Wednesday, February 28, 2007
Blogger power: subversion and ridicule
The Egyptian authorities have recently meted out a 4-year prison sentence to Kareem Amer, an outspoken 22-year old blogger for “inciting hatred of Islam” and "criticising President Hosni Mubarak".
The blogger community is incensed by this harsh punishment. His blog supporters have initiated a worldwide campaign to publicise his case and free him. Syrian bloggers, who would be just as exposed to the risk of government harassment and imprisonment back home, have taken up his case in solidarity.
For Middle East bloggers, Kareem’s sentence comes as no surprise. He has provoked both the religious and political establishments and challenged their legitimacy. He has also managed to upset many devout Muslims who do not necessarily support the authorities. His own father has disowned him and called for him to be hanged!
Like any 22-year old rebel, Kareem tends to see the world in black and white and be severely critical of injustice, hypocrisy and intolerance in his own community. But his real crime is that he has been able to propagate his private thoughts to the rest of the world and reach out to many people who happened to agree with him. His potential power to subvert has alarmed the authorities, so much so that Egyptian Prosecutor Mohammed Dawoud is reported to have accused Kareem of being an “apostate” who “has hurt every Muslim across the world,” and to have told The Associated Press, “I want him to get the toughest punishment. I am on a jihad here … If we leave the likes of him without punishment, it will be like a fire that consumes everything.”
It is well to remember that authoritarian governments and fundamentalists of any type fear most two things: media freedom and ridicule. The former challenges their ideas and legitimacy and subverts their power base and the latter exposes their fallibility and shatters their carefully-nurtured personality cult.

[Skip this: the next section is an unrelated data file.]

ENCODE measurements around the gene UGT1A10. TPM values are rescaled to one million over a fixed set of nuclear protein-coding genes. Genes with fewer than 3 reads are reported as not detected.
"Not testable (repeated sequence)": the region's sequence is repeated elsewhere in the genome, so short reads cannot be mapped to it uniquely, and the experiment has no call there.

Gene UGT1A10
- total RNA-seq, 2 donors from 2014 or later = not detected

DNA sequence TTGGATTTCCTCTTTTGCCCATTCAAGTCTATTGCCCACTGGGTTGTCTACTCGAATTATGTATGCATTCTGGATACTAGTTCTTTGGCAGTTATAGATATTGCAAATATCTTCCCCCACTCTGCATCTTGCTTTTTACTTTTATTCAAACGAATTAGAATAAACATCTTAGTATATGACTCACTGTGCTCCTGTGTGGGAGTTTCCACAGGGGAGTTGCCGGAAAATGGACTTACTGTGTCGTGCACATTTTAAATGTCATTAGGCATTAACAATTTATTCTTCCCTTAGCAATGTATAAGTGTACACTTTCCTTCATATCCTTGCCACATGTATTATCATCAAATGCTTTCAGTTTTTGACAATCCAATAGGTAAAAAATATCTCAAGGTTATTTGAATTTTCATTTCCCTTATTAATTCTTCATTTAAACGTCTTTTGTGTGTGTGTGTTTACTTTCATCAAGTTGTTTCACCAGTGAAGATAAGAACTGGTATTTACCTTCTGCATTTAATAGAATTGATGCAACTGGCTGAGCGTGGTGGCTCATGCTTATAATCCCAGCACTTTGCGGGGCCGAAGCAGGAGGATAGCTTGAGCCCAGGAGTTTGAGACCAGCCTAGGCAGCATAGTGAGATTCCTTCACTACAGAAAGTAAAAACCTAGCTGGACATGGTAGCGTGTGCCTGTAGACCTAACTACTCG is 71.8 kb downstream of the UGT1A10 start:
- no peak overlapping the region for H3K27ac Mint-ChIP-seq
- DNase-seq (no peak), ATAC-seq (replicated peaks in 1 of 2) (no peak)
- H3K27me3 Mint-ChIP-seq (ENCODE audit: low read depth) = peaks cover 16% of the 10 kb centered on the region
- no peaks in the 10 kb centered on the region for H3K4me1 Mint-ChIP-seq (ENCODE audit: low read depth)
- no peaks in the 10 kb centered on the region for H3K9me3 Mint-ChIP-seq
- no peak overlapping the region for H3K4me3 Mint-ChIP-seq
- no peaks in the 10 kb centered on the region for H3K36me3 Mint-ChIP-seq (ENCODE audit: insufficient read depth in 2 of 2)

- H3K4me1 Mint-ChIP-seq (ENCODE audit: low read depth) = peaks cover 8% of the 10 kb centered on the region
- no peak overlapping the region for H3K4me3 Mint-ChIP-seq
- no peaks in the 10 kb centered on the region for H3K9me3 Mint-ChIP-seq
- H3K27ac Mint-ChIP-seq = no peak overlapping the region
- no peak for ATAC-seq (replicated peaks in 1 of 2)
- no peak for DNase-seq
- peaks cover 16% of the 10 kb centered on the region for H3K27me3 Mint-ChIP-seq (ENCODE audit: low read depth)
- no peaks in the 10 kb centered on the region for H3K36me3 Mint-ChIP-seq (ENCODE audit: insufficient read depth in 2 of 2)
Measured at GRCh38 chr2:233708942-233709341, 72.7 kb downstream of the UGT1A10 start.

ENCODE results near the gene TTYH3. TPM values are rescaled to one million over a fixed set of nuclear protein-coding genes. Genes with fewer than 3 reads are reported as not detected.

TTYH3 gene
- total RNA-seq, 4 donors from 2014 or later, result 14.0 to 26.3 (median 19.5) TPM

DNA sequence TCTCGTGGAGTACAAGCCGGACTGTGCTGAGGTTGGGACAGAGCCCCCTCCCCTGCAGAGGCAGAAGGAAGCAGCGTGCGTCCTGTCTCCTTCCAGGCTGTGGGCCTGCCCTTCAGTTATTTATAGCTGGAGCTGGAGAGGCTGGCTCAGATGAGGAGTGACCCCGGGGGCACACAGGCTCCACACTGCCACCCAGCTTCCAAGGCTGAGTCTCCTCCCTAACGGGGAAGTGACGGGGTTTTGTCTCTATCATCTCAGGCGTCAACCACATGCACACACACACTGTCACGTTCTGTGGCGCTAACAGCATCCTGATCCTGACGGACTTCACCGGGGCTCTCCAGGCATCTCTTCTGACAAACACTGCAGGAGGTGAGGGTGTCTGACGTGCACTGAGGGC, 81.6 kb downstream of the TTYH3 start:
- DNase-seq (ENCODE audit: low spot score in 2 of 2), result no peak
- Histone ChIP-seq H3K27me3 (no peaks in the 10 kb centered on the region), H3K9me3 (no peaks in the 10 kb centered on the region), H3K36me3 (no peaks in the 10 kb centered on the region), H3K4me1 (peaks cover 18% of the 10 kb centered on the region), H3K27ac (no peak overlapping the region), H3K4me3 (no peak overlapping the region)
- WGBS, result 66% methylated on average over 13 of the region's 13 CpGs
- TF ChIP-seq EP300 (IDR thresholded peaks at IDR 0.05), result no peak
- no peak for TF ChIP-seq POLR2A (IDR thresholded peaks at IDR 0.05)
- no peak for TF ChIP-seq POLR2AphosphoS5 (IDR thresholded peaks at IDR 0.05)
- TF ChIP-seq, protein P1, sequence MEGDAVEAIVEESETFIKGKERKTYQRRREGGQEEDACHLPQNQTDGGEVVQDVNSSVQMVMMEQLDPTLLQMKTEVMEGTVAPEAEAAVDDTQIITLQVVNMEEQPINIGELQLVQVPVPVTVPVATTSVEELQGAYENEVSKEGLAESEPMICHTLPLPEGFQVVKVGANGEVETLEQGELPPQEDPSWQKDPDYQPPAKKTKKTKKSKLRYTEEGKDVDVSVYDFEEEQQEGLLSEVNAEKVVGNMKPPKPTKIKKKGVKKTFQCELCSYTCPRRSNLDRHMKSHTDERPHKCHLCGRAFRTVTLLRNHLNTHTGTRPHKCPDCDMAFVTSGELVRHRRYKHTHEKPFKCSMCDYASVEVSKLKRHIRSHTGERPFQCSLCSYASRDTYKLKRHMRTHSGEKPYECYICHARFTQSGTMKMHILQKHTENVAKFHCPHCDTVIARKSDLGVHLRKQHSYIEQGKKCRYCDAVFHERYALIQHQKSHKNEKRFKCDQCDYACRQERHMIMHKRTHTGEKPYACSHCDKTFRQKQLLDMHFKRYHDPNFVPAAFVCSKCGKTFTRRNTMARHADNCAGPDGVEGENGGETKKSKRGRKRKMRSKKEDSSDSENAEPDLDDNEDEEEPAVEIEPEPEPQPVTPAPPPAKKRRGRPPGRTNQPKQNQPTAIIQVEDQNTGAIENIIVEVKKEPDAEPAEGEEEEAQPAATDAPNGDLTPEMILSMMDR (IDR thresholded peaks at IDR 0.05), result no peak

The blogosphere is the essence of media freedom. Bloggers who are sufficiently articulate and determined can attract many followers. Like modern-day Messiahs, they have the capacity to wage intellectual wars that could eventually topple regimes and rock the foundations of long-held value systems.
We have truly reached the point of no return. From now on, no single government, cult or culture will ever be able to brainwash and impose its will on any community that can use the Internet.
Let us not get carried away though; as Bridget Johnson of LA Daily News has reminded us, “Unless the global community takes a stand, Kareem’s imprisonment will not be the last”. I am certainly writing directly to every Egyptian cabinet minister and ambassador I can reach and to every international organisation that funds the Egyptian government to let them know my private thoughts! Bloggers acting alone or in unison can make a difference, and in this case we shall.
The names and contact details of the Egypt’s cabinet members are here.
The contact details of some Egyptian embassies and consulates are here.
The contact details of USAID's programme for Egypt are here.